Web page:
12 Tips for Creating an Effective Product Page

Contributed content / By Vincent Sevilla / 3 April 2019

An e-commerce site's product page can be essential for the success of a business. Ensure your product page converts customers by creating a streamlined and engaging page for people to interact with. 

The product page is an extremely important part of your e-commerce site – about 87% of consumers say so themselves. But just filling the page with content isn’t enough. 

A product page is where an e-commerce site lists a certain product with the description, price, and usually a photo. 

Data shows that 50% of shoppers have returned an item they bought online because the product didn’t match the description on the site. Even worse, 54% of those people who returned an item are less likely to buy from the same retailer. 

Considering the short-term and long-term effects of content on your e-commerce site’s performance – and consequently, your revenue – you must put careful thought into what goes into your product page. 

These tips will help you create a page that converts customers and actually earns money. 

Be Mindful of the Page’s Anatomy

Did you know that more than half of your site’s visitors won’t stay longer than 15 seconds before leaving? If you want to convince users to buy from your online store, you need to do it quickly and effectively. 

Do this by filling the top part of the page with the most important details, including the product name, image, description, and price, as well as the “Add to Cart” button. This strategy sparks users’ interest and allows them to act, all within a few seconds.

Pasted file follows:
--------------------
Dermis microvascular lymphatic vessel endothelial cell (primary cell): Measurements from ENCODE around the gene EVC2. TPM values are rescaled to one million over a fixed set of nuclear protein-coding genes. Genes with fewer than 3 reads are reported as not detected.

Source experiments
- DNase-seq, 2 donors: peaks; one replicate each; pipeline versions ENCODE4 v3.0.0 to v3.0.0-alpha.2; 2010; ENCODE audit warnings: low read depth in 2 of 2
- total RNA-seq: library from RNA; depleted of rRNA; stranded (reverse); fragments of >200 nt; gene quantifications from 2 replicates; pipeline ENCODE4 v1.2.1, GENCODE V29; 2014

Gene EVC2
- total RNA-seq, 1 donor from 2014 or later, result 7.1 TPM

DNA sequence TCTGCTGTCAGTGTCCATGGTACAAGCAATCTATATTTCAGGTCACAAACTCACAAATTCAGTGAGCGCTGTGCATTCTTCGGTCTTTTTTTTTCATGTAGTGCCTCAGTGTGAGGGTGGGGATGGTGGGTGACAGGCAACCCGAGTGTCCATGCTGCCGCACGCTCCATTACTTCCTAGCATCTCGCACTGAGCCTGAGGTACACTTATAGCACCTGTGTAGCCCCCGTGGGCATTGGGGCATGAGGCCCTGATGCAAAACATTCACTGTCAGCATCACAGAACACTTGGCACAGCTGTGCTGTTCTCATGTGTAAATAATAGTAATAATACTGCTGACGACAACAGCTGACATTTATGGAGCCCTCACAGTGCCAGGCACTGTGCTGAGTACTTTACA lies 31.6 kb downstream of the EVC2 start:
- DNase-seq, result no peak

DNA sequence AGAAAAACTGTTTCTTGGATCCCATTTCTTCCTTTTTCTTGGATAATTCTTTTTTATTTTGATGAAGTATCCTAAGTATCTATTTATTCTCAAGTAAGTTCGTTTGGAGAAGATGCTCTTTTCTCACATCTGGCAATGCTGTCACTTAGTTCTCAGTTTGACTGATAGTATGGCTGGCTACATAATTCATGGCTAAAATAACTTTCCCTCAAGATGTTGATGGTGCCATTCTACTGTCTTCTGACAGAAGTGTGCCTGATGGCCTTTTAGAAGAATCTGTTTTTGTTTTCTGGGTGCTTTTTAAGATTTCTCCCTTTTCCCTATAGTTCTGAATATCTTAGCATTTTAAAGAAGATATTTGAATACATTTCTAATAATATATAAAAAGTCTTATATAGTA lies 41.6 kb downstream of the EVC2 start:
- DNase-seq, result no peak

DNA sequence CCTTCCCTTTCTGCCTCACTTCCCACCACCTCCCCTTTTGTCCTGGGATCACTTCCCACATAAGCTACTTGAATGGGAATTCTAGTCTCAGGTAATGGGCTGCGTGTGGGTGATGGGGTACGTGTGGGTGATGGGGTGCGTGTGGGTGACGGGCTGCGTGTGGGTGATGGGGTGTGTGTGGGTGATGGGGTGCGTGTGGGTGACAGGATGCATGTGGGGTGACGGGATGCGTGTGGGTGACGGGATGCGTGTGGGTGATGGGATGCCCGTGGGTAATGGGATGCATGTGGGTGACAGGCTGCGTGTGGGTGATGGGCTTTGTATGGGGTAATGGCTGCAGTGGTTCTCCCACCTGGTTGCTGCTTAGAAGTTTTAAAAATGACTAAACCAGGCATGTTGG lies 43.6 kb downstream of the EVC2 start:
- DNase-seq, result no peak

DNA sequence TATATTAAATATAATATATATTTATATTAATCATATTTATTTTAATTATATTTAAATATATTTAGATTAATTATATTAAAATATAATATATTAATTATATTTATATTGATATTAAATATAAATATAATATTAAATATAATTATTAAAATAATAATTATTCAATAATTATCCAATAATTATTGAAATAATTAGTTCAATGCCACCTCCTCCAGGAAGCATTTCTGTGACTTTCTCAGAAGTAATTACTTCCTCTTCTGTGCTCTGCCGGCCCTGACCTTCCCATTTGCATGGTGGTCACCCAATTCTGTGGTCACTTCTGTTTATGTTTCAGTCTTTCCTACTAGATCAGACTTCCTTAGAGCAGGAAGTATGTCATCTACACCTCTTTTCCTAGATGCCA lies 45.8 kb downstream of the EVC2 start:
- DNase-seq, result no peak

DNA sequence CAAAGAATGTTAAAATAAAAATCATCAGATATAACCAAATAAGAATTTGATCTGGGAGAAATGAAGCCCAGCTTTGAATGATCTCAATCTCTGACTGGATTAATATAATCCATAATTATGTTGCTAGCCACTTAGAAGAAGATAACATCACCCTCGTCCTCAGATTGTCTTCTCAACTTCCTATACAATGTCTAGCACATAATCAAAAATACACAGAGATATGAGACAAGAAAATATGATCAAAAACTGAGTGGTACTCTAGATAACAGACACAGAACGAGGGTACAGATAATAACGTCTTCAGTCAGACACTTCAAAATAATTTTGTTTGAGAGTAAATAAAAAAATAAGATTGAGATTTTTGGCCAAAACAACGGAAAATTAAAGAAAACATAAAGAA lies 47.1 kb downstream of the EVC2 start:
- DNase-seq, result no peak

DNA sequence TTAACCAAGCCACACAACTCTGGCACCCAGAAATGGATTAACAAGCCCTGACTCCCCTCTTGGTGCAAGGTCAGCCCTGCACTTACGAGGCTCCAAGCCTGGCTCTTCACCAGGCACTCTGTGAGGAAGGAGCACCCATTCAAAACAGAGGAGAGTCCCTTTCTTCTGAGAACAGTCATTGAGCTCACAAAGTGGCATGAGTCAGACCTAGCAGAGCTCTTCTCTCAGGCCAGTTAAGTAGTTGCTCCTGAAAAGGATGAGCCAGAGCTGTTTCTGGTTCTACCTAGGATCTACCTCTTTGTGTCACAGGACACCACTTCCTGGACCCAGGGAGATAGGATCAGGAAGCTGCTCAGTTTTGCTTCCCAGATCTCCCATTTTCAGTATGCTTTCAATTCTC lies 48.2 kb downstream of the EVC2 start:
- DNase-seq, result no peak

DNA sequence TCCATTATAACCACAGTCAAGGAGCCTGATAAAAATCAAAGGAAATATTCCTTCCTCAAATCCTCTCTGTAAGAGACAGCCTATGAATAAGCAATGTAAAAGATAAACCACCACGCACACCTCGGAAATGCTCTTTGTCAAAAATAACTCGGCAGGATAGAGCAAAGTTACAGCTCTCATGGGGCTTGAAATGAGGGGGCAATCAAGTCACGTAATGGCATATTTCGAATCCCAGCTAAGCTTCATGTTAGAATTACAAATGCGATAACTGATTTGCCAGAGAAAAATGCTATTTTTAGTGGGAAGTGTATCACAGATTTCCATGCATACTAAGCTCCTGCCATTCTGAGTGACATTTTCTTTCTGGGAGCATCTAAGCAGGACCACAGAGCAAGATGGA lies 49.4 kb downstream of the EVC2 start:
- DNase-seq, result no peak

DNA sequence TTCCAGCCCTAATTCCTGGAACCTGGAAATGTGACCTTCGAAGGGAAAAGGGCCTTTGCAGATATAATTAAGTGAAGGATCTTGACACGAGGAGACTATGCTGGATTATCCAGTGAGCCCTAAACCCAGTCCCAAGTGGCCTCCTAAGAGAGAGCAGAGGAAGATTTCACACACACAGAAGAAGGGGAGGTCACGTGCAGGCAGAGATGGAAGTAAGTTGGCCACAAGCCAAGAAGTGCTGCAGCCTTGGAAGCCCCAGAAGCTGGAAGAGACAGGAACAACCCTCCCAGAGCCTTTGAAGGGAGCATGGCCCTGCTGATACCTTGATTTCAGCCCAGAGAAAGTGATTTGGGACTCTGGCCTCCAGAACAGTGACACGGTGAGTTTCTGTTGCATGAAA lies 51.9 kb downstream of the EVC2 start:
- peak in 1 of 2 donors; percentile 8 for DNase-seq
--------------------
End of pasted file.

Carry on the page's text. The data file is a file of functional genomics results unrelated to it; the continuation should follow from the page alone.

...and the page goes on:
The idea is to design your page in a manner that benefits from users’ behavior patterns and preferences. For instance, most people pay attention to the left part of the page first. Take advantage of this to highlight your product’s selling points. 

Put product description in left part of the page

If you are selling the product’s appearance, as in clothes, decors, and jewelry, you’ll do well by putting an image of the item on the left part. If you are selling a product’s features, as in the case of gadgets and equipment, put the product description or features on the left.

Use Well-Written Product Descriptions 

Ironically, a product description that sells isn’t written to sell. Online shoppers cannot physically inspect the item they want to buy, so they rely on the product description for details. Instead of using "salesy" and cliché-filled copy, provide straightforward information about the product. 

Think of what questions buyers are likely to ask and try to answer them through your copy. To prevent confusion or misunderstanding, make your writing simple and easy to understand by avoiding jargon use.

Convince Buyers Through Images